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Copyright is No Monkey Business

Nearly everyone would agree a photographer deserves the copyright to a picture they take , but issues arise when that “person” is a monkey.

Commissioned by a nature conservationist group, wildlife photographer David Slater traveled to Sulawesi, Indonesia in 2008 to bring recognition to the crested black macaque, a critically endangered species of monkey. Slater failed to get  close-ups of the macaques because they would always hide, so he devised a new plan. Slater set up a tripod and left it for the monkeys to play with. While many pictures were taken, one particular macaque’s “selfies” went viral in 2011.

Photo Courtesy of Balough Law Office

Although the selfies were not what he originally intended for, Slater’s goal of giving the Sulawesi macaques awareness was a massive success. Financially, however, Slater faced trouble when organizations like Wikipedia claimed the photos were public domain because they were not created by a human. Slater argued for his copyright on the basis that his ingenuity led to the selfie.

“It was my artistry and idea to leave them to play with the camera and it was all in my eyesight,” Slater said. “I knew the monkeys were very likely to do this and I predicted it.”

While the two sides fought over the copyright, yet another party joined in. The People for the Ethical Treatment of Animals (PETA), seeking to use this situation to advance animal rights, sued Slater on behalf of the monkey, stating that the photograph was neither Slater’s nor the public’s, but rather the macaque’s. A U.S. District Court ruled that the monkey, who has been named Naruto, can not have a copyright because animals are not explicitly granted these rights under any law. PETA continued to the Circuit Court of Appeals, leading to an agreement on Sept. 11, 2017 that nullified the District Court’s decision. Slater has gained copyright of all the photos in this specific instance, but the question of a non-human entity owning copyright was reopened.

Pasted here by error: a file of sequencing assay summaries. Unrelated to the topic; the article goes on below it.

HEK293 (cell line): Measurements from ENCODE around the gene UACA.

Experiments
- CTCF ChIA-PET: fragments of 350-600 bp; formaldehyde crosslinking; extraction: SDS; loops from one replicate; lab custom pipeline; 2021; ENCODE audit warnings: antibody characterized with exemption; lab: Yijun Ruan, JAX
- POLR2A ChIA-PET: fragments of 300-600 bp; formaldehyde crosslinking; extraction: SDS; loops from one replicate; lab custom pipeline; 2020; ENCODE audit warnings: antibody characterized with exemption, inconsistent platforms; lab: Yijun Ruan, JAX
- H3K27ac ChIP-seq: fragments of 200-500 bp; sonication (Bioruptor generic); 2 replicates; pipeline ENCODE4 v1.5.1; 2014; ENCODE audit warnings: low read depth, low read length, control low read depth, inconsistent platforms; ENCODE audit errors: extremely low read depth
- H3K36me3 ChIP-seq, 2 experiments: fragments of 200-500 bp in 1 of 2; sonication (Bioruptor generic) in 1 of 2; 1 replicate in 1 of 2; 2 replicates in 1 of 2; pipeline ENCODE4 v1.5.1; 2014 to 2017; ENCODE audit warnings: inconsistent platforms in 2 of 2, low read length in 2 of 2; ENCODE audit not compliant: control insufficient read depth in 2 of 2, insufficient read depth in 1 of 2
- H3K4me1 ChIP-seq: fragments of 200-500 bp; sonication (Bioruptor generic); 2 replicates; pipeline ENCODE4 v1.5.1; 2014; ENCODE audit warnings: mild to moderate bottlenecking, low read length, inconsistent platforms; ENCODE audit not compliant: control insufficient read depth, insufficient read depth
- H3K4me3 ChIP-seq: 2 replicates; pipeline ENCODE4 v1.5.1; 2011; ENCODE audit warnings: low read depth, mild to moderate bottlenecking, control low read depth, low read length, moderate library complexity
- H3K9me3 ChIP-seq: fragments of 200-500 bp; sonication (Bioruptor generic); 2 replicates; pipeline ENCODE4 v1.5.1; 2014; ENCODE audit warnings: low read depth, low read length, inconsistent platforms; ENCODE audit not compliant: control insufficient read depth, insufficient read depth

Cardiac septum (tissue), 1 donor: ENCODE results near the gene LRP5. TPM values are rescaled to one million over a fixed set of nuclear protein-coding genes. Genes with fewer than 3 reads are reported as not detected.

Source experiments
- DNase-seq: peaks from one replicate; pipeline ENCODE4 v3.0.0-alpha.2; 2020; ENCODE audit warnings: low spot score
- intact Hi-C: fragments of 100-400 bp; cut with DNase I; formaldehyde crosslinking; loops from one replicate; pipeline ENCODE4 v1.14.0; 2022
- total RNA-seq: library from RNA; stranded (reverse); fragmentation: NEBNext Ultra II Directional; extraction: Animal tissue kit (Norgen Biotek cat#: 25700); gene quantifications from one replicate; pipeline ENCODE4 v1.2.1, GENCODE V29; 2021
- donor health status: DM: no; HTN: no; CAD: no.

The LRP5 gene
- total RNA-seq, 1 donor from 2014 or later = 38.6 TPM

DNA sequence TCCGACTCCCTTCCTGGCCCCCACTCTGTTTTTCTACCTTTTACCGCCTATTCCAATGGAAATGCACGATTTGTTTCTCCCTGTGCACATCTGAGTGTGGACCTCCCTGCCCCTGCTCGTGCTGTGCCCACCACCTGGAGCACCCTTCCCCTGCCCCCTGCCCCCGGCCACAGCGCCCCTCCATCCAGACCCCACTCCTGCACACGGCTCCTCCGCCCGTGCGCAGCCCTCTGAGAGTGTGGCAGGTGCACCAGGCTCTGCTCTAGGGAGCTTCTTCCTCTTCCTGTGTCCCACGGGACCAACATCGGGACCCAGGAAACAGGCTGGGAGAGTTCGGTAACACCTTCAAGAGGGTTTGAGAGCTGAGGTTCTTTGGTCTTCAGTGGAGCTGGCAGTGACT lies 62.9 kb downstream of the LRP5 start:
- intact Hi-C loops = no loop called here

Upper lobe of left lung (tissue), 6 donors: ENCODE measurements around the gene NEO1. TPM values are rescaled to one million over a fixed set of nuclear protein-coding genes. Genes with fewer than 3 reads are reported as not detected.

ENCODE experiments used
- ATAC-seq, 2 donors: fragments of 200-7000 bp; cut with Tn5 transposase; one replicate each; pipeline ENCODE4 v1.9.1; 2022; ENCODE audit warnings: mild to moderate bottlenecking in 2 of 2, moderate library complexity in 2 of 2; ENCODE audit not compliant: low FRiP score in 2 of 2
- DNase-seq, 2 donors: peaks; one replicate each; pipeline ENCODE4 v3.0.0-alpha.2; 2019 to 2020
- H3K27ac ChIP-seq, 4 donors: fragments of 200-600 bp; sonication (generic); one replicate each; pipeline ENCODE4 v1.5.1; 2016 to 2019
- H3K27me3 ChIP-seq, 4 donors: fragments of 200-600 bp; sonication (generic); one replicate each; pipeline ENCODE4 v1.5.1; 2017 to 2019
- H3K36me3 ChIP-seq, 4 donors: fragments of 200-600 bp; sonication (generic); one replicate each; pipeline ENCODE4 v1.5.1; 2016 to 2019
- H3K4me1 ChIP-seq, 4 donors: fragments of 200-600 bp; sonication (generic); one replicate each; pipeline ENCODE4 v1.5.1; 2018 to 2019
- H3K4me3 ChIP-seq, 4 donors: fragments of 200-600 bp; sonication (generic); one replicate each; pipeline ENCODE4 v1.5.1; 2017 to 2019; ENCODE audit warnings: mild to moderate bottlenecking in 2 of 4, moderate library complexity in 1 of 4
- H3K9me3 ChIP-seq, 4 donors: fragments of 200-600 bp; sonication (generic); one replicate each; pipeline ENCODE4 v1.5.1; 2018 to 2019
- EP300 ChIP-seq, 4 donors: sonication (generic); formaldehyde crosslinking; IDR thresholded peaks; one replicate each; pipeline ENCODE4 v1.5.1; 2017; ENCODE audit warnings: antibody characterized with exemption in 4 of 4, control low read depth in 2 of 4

Giving an animal copyright protection seems ridiculous at first, but it is not far from being reality. In Slater’s case, a human contributed greatly to the final picture, but different pieces of art are clearly made by animals. There are already instances when animals have had their paintings sold or received cash for playing music. In these situations, the money goes to the owner or the habitat the animal lives in. Despite this, there has never been a litigation case beside Naruto v. Slater to decide who actually owns the copyright.

The basis for copyright in the U.S. stems from the Constitution, which gives copyrights “To promote the Progress of Science and useful Arts.” As such, one key question is which side would more closely follow the ideals of the Constitution. In the case when the animal has an owner, it seems that the owner could best utilize the copyright. However, if the animal is wild, it would be more logical for the animal to have the copyright instead of the land. Instead of having completely different rules for these circumstances, it might simply be easier to give the animal the copyright in both cases, and the owner would still be able to use that copyright.

Another concern is how well “Science and useful Arts” are promoted by granting copyrights to animals. However, this is already an issue with other copyrights. When copyrights can potentially last over 150 years, it is hard to imagine that a really long copyright is more useful than letting other artists borrow that idea to create more meaningful works. Icons like Mickey Mouse, created in 1928, are still held exclusively by Walt Disney, preventing anyone else from making art with the beloved mouse.

Perhaps the larger issue is not deciding whether dogs, chicken, or goldfish can own copyright when clarifying copyright laws in general would benefit everyone. While copyright is an important issue, the laws need not be excessively complex.

About Johny Tran

Johny Tran
Johny is a person, maybe.

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